Before this article gives us a walkthrough on creating videos from images under a Linux operating system environment, it is important to understand the why before we engage the how.
Images Founded Videos
The concept of integrating images into videos is not rocket science as it logically takes a series of images to compose a video. Every video you watch; even your favorite YouTube videos are just a series of still images undergoing a very quick image-to-image transition. In-between these transitions is a black picture that enables the video being played to switch frames from one still image to the next one.
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The image-to-image transition mechanism is too fast for the human eye to notice with optical illusion being one of the contributing factors. These images that define a created video are called frames. When you pause a playing video, you are actually looking at a frame (still image). It is the reason why a paused video might have blurry clarity in comparison to the one playing.
Measuring Videos Using Images
A frame rate depicts how many pictures transition in a single second. So if an image transitions after every 33 milliseconds, that video attributes to 30 frames per second which are somewhat 108,000 frames per hour. This concept should help you understand why 720p, 1080p, and 4K videos vary in size.
As exciting as this images-to-videos relationship is, this article guide needs to redirect its focus from advanced video editing concepts and help you transform your still images into videos.
Using ffmpeg for Images-to-Video Creation in Linux
This ffmpeg free software with its publicly available source code will help us achieve this article’s objective.
Choose one of the following installation options in relation to the Linux operating system distribution you are using.
Install FFmpeg in RHEL, CentOS, Rocky, and AlmaLinux
$ sudo dnf install epel-release $ sudo yum config-manager --set-enabled PowerTools $ sudo yum-config-manager --add-repo=https://negativo17.org/repos/epel-multimedia.repo $ sudo dnf install ffmpeg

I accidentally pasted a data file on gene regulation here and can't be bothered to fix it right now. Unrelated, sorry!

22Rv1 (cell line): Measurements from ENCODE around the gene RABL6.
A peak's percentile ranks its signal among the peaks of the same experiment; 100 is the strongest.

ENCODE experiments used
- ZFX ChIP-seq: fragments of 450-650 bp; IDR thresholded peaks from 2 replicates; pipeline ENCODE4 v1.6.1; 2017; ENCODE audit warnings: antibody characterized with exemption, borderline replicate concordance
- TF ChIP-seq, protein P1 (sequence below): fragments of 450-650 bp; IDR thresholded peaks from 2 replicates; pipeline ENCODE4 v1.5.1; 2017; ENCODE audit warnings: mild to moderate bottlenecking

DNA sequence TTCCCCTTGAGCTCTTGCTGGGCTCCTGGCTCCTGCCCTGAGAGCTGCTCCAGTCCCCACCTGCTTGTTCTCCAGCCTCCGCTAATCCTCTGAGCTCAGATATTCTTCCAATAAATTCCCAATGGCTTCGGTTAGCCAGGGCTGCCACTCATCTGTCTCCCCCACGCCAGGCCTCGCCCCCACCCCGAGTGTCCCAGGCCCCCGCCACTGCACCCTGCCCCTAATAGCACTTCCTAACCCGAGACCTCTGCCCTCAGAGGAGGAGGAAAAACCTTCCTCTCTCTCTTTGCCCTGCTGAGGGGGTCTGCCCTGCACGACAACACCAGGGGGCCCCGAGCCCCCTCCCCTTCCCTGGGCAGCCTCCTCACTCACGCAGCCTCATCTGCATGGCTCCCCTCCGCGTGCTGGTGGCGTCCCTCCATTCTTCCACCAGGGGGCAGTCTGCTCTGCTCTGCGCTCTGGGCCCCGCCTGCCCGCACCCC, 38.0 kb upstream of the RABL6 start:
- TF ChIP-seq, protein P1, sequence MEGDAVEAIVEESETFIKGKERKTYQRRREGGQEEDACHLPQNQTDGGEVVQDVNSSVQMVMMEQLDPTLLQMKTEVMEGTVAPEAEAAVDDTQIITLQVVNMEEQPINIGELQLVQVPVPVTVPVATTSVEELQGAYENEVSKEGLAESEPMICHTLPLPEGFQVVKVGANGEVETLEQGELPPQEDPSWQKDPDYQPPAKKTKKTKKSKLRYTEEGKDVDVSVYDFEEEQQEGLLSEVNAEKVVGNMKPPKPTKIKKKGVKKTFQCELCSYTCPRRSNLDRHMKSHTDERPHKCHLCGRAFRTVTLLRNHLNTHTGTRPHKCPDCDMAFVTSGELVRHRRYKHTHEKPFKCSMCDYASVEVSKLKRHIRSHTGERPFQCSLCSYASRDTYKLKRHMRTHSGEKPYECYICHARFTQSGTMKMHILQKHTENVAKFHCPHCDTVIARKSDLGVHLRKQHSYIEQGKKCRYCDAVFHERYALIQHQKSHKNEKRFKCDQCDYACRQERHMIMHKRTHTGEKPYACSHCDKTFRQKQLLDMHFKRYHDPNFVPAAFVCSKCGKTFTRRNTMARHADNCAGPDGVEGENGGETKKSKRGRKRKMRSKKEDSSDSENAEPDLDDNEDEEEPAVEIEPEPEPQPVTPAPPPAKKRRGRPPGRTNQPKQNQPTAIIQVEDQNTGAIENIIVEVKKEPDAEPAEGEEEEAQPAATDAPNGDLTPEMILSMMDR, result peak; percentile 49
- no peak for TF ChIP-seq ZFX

Install FFmpeg in Fedora Linux
$ sudo dnf install \ https://download1.rpmfusion.org/free/fedora/rpmfusion-free-release-$(rpm -E %fedora).noarch.rpm \ https://download1.rpmfusion.org/nonfree/fedora/rpmfusion-nonfree-release-$(rpm -E %fedora).noarch.rpm $ sudo dnf update $ sudo dnf install ffmpeg
Install FFmpeg in Debian, Ubuntu, and Mint
$ sudo apt-get install sshpass [On ]
Install FFmpeg in Arch Linux
$ sudo pacman -S git $ git clone https://aur.archlinux.org/snapd.git $ cd snapd $ makepkg -si $ sudo systemctl enable --now snapd.socket $ sudo ln -s /var/lib/snapd/snap /snap $ sudo snap install ffmpeg
Install FFmpeg in OpenSUSE Linux
$ sudo zypper addrepo --refresh https://download.opensuse.org/repositories/system:/snappy/openSUSE_Leap_15.2 snappy
Swap out openSUSE_Leap_15.2 with your openSUSE version e.g. openSUSE_Tumbleweed, openSUSE_Leap_15.0, or openSUSE_Leap_15.1.
Next, run the series of commands to install it.
$ sudo zypper --gpg-auto-import-keys refresh $ sudo zypper dup --from snappy $ sudo zypper install snapd $ sudo systemctl enable snapd $ sudo systemctl start snapd
The following additional commands apply to Tumbleweed users.
$ sudo systemctl enable snapd.apparmor $ sudo systemctl start snapd.apparmor
Finally, install ffmpeg
$ sudo snap install ffmpeg
How to Use FFmpeg for Images-to-Video Creation in Linux
Coming up with time-lapse movies and stop-motion photography are some key benefits of creating a video from a series of provided still images.
Video Images Preparation
The naming convention of your input images should be sequential since ffmpeg follows a string-matching rule to properly identify and line up these images.
Your image file-naming convention should adhere to either of the following three ffmpeg supported filename patterns.
- With leading zeroes – The ffmpeg command segment ‘filename-%03d.png’ will look for image files with names ranging from filename-001.png to filename-999.png.
- Without leading zeroes – The ffmpeg command segment ‘filename-%d.png’ will look for image files with names ranging from filename-1.png to filename-999.png.
- Without a regular naming pattern – The ffmpeg command segment ‘filename-*.png’ will not follow any sequential order while looking for image files.
Creating Video from Images in Linux
The ffmpeg syntax for images-to-videos creation for image filenames with leading zeroes looks something like the following:
$ ffmpeg -framerate 10 -i filename-%03d.png output.mp4
From the above command syntax, you can set the frame rate to the desired figure and specify the output video file name.
Let us try to create a video from the following images.
Since the naming convention of these image files is sequential but without leading zeroes, we will use the following ffmpeg command:
$ ffmpeg -framerate 25 -i image-%d.png output.mp4
We have set the frame rate to 25.
The expected output video file should be visible:
When the images you are converting to videos do not need to follow a sequential stream; images with random names like image-00.png, image-10.png, and image-30.png, you can use the glob matching pattern as demonstrated by the following syntax:
$ ffmpeg -framerate 10 -pattern_type glob -i "image-*.png" output.mp4